Modern war is a "come as you are" affair, and you are either ready when it goes down or you are not. There no longer any prep time before such things start in earnest. Thus, truly prepared military forces are top-heavy with the skilled individuals that cannot be quickly trained up. As a result, such individuals as pilots, special forces commandos, officers, doctors and other specialists are made to sign contracts agreeing to be able to be recalled to service even after being leaving the military. For instance, officers have contracts of 30 years. If an officer retires after 20 years of service, they are still able to be recalled up to 10 years after that date.
And while all U.S. Army pilots are officers (yes, warrant officers are also included in the contractual recall status), they are uniquely irreplaceable in a pinch because of how long it takes to train pilots. Even if you were to recall former Army pilots into service in a war emergency, it takes critical time to get them separated from their current civilian employ, outfitted and assigned to an operational unit, checked out and updated on currently fielded craft, and familiarized with current deployment operations and staff. Thus,...if there might be a potential hot spot or conflict on the horizon, you might wish to prevent pending separation from the service of pilots who are scheduled to leave soon.
And so it is that we now read that the Army's aviation wing has quietly and stealthily decided to administratively extend the active duty of many of its pilots by 3 years.
What could be on the horizon within 3 years that would have the Pentagon making such waves? Hmmmmmmmm.
Hundreds of Army aviation officers who were set to leave the military are being held to another three years of service after they say the branch quietly reinterpreted part of their contract amid retention and recruitment issues.
The shift has sparked an uproar among the more than 600 affected active-duty commissioned officers, including some who say their plans to start families, launch businesses and begin their civilian lives have been suddenly derailed.
"We are now completely in limbo," said a captain who had scheduled his wedding around thinking he would be leaving the military this spring.
That captain and three other active-duty aviation officers who spoke to NBC News spoke on the condition of anonymity out of fear of retaliation.
As part of a program known as BRADSO, cadets commissioning from the U.S. Military Academy or Army Cadet Command from 2008 and 2020 were able to request a branch of their choice, including aviation, by agreeing to serve an additional three years on active duty.
For years, the Army allowed some aviation officers to serve those three years concurrently, and not consecutively, along with their roughly contracted seven or eight years of service.
In a phone call with reporters Thursday, Army officials admitted "errors" in the system, which they noticed a few months ago, led to the discrepancy.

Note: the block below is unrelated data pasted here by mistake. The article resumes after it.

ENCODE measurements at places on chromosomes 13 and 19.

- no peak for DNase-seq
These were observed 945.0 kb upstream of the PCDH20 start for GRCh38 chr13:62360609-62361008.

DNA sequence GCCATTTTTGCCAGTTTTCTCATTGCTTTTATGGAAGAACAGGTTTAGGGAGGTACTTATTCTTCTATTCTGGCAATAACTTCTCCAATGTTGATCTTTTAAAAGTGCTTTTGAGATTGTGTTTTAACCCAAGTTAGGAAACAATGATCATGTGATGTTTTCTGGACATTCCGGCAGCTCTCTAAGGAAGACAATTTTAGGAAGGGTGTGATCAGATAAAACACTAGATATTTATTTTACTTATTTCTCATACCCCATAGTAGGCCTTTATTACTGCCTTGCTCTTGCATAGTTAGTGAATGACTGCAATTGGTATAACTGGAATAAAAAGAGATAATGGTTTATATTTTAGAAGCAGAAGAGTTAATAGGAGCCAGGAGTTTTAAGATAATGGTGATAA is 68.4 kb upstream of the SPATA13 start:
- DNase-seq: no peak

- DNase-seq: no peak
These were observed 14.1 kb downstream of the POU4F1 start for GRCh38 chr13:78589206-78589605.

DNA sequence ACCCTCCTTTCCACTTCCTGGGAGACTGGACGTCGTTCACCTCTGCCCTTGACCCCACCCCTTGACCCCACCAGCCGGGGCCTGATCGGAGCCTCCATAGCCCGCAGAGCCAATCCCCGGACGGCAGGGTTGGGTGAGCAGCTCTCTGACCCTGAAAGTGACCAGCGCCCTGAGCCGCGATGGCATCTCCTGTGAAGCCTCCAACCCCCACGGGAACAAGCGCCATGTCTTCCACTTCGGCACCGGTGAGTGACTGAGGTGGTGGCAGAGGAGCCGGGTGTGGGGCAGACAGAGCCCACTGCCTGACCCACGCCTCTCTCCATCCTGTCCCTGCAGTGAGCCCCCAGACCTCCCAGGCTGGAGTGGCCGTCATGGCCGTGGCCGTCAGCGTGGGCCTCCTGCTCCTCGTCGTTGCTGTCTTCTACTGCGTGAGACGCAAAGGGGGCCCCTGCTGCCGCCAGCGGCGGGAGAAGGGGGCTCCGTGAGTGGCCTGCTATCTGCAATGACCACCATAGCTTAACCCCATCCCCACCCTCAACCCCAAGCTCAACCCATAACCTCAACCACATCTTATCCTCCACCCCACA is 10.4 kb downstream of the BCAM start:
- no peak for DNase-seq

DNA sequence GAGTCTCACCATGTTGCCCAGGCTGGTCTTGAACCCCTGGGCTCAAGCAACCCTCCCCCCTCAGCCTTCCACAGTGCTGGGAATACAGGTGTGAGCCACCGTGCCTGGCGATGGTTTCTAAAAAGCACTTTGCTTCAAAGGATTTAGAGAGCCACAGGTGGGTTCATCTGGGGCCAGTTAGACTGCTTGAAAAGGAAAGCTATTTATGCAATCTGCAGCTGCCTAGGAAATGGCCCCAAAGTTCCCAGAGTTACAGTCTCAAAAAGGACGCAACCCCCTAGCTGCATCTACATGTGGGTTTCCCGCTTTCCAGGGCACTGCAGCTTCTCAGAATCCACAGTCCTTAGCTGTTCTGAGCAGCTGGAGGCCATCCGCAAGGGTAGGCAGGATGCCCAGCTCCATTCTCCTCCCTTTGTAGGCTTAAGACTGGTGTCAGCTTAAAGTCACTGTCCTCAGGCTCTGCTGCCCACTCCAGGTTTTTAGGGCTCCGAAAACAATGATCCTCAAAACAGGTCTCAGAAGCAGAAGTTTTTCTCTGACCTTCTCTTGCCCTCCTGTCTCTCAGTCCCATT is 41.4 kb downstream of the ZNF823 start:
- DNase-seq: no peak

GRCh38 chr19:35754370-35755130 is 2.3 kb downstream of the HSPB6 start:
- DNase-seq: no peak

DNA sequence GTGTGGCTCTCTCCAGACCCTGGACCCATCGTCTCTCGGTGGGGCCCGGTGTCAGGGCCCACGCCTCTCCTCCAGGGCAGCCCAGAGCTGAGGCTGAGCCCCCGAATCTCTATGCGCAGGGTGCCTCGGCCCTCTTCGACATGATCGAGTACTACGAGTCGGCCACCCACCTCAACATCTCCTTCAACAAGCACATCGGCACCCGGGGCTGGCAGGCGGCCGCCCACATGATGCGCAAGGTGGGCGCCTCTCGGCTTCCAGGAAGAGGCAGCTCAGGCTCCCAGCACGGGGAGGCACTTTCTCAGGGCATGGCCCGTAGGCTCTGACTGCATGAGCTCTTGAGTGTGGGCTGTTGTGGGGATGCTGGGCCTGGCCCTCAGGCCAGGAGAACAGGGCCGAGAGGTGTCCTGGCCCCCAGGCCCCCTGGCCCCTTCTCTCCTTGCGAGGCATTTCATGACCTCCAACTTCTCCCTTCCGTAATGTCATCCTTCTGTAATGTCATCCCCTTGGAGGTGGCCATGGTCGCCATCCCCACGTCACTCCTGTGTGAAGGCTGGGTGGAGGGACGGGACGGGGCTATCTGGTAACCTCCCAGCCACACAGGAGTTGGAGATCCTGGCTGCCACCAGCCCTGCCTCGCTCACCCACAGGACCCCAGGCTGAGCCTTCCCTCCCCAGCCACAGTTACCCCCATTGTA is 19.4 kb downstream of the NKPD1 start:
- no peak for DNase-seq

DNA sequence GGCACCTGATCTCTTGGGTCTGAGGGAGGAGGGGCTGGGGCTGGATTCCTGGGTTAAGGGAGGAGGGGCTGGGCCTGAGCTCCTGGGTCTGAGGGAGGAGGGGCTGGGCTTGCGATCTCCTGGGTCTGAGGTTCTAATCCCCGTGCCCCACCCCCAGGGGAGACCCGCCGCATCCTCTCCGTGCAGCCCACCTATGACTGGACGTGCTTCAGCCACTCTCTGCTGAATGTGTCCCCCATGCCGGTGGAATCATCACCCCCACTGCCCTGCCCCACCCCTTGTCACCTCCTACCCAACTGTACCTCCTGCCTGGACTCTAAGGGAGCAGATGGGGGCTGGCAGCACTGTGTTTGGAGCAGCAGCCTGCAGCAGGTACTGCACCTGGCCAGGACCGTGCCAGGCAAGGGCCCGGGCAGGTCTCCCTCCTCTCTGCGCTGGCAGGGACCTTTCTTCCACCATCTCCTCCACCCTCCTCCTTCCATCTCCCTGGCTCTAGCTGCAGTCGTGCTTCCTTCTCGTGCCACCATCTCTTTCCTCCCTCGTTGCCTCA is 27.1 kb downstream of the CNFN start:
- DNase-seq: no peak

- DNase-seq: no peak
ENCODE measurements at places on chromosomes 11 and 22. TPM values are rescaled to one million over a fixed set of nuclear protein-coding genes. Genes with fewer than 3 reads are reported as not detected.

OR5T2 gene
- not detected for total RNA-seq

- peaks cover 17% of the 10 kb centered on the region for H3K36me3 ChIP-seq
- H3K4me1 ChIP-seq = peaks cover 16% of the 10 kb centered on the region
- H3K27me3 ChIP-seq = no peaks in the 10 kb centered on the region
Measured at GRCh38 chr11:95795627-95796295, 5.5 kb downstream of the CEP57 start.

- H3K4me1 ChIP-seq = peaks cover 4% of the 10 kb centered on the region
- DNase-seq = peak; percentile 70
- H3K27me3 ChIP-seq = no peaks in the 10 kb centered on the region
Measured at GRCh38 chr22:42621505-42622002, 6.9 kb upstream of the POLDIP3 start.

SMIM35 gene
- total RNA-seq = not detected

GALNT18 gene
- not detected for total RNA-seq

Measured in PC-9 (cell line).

"We are fixing those errors, and we are in communication with the unit leadership and impacted officers," said Lt. Gen. Douglas Stitt, deputy chief of staff of G-1, which is in charge of policy and personnel.
"Our overall goal to correct this issue is to provide predictability and stability for our soldiers while maintaining readiness across our force," Stitt added.
In letters the Army sent this month to the affected aviators as well as to members of Congress, which were obtained by NBC News, it said it "realized" after conducting a "legal review of this policy" that the three-year BRADSO requirement has to be served separately.
"This is not a new policy, but we are correcting oversights in recordkeeping that led some officers with an applied BRADSO to separate from the U.S. Army before they were eligible," the letter said.
Thursday's media roundtable came after more than 140 aviation officers banded together to demand answers after learning one by one that they were being denied discharges due to outstanding BRADSO obligations beginning last fall.
More than 60 of them signed a letter to Congress outlining how they had been misled by the Army for years about the exact length of their service contract.
"It has been this unanimous uprising of emotions and frustrations," said another Army aviation captain, who is newly married and wanted to begin having children.
He called the reversal of a precedent an "injustice" to an already burnt-out department still regularly deployed despite the end of the longest war in American history.
"Yeah, the war on Afghanistan ended. There's still a high demand for Army aviation," he said, while en route to another deployment. "We have units still in constant training or deployment rotations. They're failing to recognize the human aspect."
The newlywed said it has been difficult for him and his wife to accept a three-year delay in starting a family.
"That was the big kick in the gonads," he said. "We wanted to start having kids, and we no longer can. It's a stressor we didn't plan to deal with."
Documents obtained by NBC News show officers were given conflicting information about their service obligations.